Get up son it’s the first day of school.
I not going …
It’s the first day, you have to go.
Mom, the kids make fun of me, the teachers don’t listen to me, I
don’t want to go!
You have to go, you’re the principal.
Whether a first year teacher or a grizzled veteran you toss and turn the night before that first reporting day.
As the staff rolls into the building the culture of the building ignites. Claques
re-form: the car poolers from the burbs, the mothers whose primary concern is
day care for their own kids, the cynical “old timers,” the “bright-eyed” newcomers, all mingle awaiting the “words of wisdom” from the school leader.
In New York City supervisors have been in school for a week planning and getting the building ready. Scrambling to fill vacancies, should I hire that ten year math teacher from the ATR pool? Why was he excessed? Was there some “problem”? Can a first year teacher handle a self-contained Special Ed class? And, those “new” initiatives: this year “frequent cycles of brief observations
with meaningful feedback,” utilizing the Danielson Frameworks, (the
updated 2011 edition) and beginning to implement the Common Core State
The school leader asks: How can I convince, motivate and engage the staff?
How can I inform, collaborate and lead?
The GB Shaw story: Shaw was moderating a panel and he warned the speaker he had fifteen minutes, the speaker responded, “I’m an expert, I know a great
deal, how can I tell all I know in fifteen minutes?” Shaw responded, “Speak slowly.”
As the teachers gather for the first meeting: will they be sitting on the edge of
their seats hungering for the words of wisdom? Or, surreptitiously filling out
the football pool or texting?
This is the first time in years that the Department and the Union
are somewhat on the same wave length. The Department is asking each school to
work on implementing at least one of the Common Core State Standards in ELA and Math and the Union is emphasizing the need to develop curriculum to support the standards.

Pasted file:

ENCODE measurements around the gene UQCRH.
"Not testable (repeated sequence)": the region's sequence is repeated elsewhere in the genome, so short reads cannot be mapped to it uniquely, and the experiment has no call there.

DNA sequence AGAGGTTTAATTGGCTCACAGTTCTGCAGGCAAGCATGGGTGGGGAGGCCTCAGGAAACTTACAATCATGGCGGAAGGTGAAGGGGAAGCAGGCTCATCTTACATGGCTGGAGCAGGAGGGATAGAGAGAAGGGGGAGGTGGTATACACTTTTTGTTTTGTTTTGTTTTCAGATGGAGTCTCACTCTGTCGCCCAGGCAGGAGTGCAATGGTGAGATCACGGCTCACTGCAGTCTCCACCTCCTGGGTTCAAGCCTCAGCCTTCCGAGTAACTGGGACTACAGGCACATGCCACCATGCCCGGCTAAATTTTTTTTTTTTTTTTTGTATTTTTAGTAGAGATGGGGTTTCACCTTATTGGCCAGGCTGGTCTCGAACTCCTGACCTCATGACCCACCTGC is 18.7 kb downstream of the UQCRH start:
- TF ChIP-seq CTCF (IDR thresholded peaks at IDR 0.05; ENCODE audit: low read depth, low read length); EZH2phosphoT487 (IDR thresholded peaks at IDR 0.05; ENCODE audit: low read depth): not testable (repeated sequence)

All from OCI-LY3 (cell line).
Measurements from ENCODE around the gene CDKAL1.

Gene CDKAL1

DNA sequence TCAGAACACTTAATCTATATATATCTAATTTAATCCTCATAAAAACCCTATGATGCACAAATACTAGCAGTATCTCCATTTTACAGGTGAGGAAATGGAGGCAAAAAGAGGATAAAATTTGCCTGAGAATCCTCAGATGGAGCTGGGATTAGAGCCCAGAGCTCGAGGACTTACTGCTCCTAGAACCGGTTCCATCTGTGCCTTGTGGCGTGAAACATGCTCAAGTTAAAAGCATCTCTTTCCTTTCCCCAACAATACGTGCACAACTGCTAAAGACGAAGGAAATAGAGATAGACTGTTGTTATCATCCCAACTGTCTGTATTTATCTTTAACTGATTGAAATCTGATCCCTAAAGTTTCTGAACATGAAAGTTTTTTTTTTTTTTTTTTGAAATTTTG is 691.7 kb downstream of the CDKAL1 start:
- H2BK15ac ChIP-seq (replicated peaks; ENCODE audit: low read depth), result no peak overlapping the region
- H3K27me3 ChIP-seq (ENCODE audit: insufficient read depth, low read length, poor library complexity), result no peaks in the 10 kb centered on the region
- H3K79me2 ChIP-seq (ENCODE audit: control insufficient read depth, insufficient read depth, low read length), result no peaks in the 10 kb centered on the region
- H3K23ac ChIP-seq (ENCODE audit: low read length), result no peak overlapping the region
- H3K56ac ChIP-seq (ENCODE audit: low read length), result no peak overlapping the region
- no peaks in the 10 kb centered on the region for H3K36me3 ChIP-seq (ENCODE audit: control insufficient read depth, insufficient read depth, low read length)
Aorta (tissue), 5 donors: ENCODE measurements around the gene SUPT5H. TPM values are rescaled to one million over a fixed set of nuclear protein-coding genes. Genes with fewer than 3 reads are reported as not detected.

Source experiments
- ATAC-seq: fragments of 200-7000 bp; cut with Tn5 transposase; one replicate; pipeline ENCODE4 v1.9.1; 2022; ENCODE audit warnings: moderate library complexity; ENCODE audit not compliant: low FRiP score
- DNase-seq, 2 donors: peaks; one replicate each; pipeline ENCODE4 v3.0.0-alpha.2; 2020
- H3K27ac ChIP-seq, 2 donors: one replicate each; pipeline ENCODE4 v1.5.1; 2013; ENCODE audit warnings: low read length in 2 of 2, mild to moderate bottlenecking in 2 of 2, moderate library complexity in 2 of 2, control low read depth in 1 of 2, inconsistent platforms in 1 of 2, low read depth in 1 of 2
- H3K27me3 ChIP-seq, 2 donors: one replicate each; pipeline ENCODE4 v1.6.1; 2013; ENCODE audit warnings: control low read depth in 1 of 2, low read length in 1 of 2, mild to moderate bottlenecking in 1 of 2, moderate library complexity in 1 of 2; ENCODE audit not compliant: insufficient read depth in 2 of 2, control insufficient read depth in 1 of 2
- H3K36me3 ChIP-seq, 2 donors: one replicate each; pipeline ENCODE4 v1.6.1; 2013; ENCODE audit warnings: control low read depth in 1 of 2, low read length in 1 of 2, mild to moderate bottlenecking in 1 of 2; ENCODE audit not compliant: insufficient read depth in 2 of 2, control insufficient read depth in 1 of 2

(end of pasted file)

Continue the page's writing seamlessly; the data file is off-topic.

The Department and the Union seem agreed upon the use of the Danielson Frameworks as the evaluation tool.
Schools, with the support of the Union, have been encouraged to create common planning time for staff. Will supervisors be able to move from the role of the administrator who mechanically observes teachers a few times a year to a “critical friend” who engages in “frequent cycles of brief observations with meaningful feedback”?
Will common planning time evolve into “bitch” sessions or discussions of
instructional practices centered on student needs?
On one hand the Union is in court over regulations governing the new teacher
evaluation system, the teacher contract expired in November 2009 and no new
contract is on the horizon, the Mayor jabs at the Union president every chance
he gets, yet, on the education side Tweed and the Union are putting their toes
in the same water, edging towards a more collaborative school system.
As the queasiness disappears and the bright, eager faces show up on September 8th another school year will begin; very little from the top, except the threats of
school closings based on test scores usually filters down to the classroom.
Do the “middle managers,” the principals and the assistant principals,
have the skills to engage teachers, to both collaborate and lead?
This year maybe, just maybe, the leadership and the troops are on a similar wave